Silas Marner Author/Context
George Eliot, christened Mary Anne Evans, was born on November 22, 1819. Mary Anne was the third child of Robert Evans and Christiana Pearson, after Chrissey and Isaac, and before the boy twins, who died in infancy. Mary Anne spent her childhood and adolescence between her family's farm, Griff House, in Nuneaton, Warwickshire, and the two boarding schools she was sent to. Mary Anne idolized her older brother, Isaac, and despaired when he began to distance himself from her. Turning to books and reading for comfort, Mary Anne also found solace in the Evangelical preachings of her teacher, Miss Maria Lewis. Miss Lewis's teachings provided Mary Anne with the religious devotion that permeated most of her adolescence.
After her mother died of breast cancer on February 3, 1836 and her older sister, Chrissey, married in 1837, Mary Anne took charge of her father's household. Mary Anne and her father moved to a house near Coventry. It was during this time that Mary Anne changed her name to 'Mary Ann' and became known as 'Miss Evans.' Mary Ann nursed her father during his last years, especially when he fell sick with kidney disease. She was very much devastated when her father finally died on May 30, 1849.
Mary Ann changed her name yet again, this time to 'Marian' in 1851. She travelled to London, where she embarked on an adulterous affair with the married Mr. John Chapman. Her residence at 142 Strand gave her access to the literary and artistic circles in London at the time - most importantly, she began to associate with the men from the Westminster Review. Chapman bought the Westminster Review and gave the editorship to Marian Evans. Chapman's wife, Susanna, and mistress, Elisabeth Tilley, were jealous of Chapman's attention to Marian and made her leave London.
However, Marian returned to London later that year, with her dear friend Cara Bray at her side. They met G.H. (George Henry) Lewes, the charming, intelligent writer and philosopher. Lewes was married, but his wife had left him, and a divorce was impossible. Although Cara Bray and Marian's other friends severely disliked Lewes, Marian became fond of him and even began to love him, but she could not tell her friends of her growing affection for him. She loved his knowledge of literature, his fluency of languages, his confidence, and his intelligence; they both shared a love for literature, especially German literature, religion, and philosophy. In 1854, they prepared to live together openly in Germany, settling in Weimar and then Berlin. News of their relationship shocked many of their friends and their family back home in England and they shunned Marian and Lewes. However, both Marian and Lewes made it clear that their relationship was no ordinary affair and that they intended to be with each other. In 1855, they returned to England, where Marian was anxious how society would receive them. Marian had stopped editing for the Westminster Review because the job was unpaid, but continued to write articles.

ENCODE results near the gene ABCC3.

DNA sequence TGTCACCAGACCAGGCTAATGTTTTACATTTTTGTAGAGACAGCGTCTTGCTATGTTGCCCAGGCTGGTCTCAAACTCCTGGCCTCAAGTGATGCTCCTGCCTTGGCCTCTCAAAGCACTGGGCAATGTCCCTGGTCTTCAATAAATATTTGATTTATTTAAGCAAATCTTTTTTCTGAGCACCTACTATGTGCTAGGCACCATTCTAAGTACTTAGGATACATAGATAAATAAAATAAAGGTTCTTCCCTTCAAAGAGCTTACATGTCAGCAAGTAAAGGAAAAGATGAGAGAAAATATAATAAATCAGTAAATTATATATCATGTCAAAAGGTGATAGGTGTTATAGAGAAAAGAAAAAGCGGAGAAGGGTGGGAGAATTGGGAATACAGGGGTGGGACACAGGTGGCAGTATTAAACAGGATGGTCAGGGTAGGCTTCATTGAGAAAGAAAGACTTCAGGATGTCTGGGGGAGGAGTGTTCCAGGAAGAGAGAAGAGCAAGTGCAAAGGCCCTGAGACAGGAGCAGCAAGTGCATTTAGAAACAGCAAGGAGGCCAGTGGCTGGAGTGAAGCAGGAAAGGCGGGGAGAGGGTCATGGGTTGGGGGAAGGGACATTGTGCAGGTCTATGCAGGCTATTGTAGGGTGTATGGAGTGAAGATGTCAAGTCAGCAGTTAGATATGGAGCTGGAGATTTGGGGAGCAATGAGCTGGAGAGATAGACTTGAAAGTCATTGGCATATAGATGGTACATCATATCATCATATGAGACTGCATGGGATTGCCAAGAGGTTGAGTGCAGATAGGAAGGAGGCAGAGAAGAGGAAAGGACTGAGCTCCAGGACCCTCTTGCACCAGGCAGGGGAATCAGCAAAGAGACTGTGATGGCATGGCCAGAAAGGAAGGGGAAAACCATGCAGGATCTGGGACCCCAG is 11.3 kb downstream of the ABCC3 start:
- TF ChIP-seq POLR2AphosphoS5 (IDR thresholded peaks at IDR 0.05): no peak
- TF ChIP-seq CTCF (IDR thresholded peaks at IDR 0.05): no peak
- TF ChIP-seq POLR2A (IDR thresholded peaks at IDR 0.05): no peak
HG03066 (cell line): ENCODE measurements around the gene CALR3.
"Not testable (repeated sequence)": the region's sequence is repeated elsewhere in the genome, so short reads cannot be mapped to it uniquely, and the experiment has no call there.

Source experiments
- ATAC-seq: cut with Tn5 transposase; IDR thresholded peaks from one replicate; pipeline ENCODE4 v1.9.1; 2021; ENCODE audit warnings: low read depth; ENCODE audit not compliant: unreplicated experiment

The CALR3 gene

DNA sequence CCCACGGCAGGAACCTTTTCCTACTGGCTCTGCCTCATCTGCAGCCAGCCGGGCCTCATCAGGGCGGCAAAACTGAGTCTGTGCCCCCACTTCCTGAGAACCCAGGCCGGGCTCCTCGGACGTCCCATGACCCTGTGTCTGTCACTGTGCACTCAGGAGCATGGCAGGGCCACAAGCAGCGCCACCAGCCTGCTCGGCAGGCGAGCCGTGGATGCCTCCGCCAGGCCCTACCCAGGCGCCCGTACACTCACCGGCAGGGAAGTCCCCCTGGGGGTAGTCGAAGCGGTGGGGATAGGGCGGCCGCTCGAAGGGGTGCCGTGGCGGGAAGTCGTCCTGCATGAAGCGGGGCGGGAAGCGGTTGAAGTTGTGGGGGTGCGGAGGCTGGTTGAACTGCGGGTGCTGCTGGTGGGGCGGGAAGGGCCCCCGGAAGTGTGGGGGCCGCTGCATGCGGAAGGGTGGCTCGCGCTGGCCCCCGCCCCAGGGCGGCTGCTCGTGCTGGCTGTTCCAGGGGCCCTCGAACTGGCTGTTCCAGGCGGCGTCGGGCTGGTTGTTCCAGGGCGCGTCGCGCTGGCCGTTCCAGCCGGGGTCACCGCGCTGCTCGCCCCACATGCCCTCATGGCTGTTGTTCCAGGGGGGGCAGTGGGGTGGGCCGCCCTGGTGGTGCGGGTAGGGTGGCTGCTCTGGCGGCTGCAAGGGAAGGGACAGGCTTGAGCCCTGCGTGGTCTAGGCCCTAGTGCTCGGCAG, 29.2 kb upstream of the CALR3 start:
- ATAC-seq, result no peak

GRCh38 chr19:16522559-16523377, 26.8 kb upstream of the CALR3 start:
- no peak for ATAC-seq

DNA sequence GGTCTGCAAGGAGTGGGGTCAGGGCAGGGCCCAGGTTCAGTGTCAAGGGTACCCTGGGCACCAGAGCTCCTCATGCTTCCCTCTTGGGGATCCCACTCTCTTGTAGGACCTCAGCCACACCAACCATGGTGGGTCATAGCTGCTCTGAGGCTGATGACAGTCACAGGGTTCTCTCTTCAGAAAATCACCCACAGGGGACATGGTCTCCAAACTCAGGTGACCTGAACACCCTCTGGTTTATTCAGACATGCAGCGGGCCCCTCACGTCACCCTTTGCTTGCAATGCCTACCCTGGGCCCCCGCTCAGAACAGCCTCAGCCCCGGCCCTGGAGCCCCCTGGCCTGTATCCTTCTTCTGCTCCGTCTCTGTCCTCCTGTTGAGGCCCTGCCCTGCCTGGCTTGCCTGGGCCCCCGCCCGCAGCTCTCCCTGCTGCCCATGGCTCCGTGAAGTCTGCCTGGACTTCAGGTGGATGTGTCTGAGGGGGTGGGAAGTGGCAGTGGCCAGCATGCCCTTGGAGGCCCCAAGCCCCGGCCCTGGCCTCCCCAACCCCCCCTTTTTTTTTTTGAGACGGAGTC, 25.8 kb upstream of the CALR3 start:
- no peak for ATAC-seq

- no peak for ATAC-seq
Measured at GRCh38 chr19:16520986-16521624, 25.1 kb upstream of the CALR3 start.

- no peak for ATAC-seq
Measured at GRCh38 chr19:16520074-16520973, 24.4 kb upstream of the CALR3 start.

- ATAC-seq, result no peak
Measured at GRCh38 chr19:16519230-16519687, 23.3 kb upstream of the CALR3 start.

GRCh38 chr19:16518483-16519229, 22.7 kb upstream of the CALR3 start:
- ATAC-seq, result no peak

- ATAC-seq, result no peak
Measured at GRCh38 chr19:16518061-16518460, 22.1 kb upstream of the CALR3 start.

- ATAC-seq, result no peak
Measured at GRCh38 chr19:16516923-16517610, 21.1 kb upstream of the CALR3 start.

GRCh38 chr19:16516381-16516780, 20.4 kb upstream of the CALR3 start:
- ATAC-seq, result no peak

As Marian and Lewes continued to live together as man and wife, people generally began to accept them as a married couple. Lewes encouraged Marian to write fiction. She sent off her first work, "Amos Barton," to the English publisher John Blackwood in 1856 under the pseudonym 'George Eliot.' She wanted critics to judge her on merit alone and not by her relationship with Lewes, taking the name 'George Eliot,' as George was Lewes's first name. Later that year, George Eliot worked on Scenes of Clerical Life, published in 1858. Not even her close friends, John Chapman, the Brays, and Bessie Parkes, knew what Marian was doing for a living.
In 1858, Lewes and Marian set off for Munich and Dresden, where Marian focused her energy on her fiction. Adam Bede (1859) was based on Marian's memories of her childhood and youth in Nuneaton and became an immediate success. The Mill on the Floss (1860), Eliot's first great novel, was by far Eliot's most autobiographical, focusing on her relationship with her beloved brother, Isaac, in Maggie and Tom Tulliver. Published in 1861, Silas Marner soon followed the success of The Mill on the Floss, also based on Marian's childhood in Warwickshire as a young girl. Eliot's other works include Romola (1862-1863), Felix Holt (1866), The Spanish Gypsy (1868), and The Legend of Jubal and other Poems (1874). Her greatest masterpiece, Middlemarch, was published in 1871.
Lewes's death in 1878 left Marian more devastated than she had ever been in her life, losing a friend, a companion, and a lover. Marian married J.W. Cross, a friend of hers and an American banker twenty years her junior. Soon after she married Cross, George Eliot died on December 22, 1880.
Adam Bede, Silas Marner, and The Mill on the Floss focus especially on Marian's childhood memories of the rural countryside in Warwickshire: the landscape and its inhabitants. She also recalled her religious views and integrated them into the stories.
"She shocked family and friends more than once with her actions - losing her faith and refusing to attend church, persuing a journalistic career in London, living with a married man, and finally marrying a man so much younger than herself - but her desire was always to please, to conciliate to conform if she could. In her novels she dramatized these and similar paradoxes in a variety of ways, skilfully and sympathetically putting difficult choices before her characters and showing their human frailty and the sometimes disastrous consequences of dubious actions undertaken out of mixed and confused motives." (Ashton 381).
Ashton, Rosemary. George Eliot: A Life. Allen Lane. New York: 1996.
Eliot, George. Silas Marner. The Zodiac Press. London: 1978.
Hughes, Kathryn. George Eliot: The Last Victorian. Farrah, Strauss and Giroux. New York: 1999.
Laski, Marghanita. George Eliot and Her World. Thames and Hudson. London: 1973.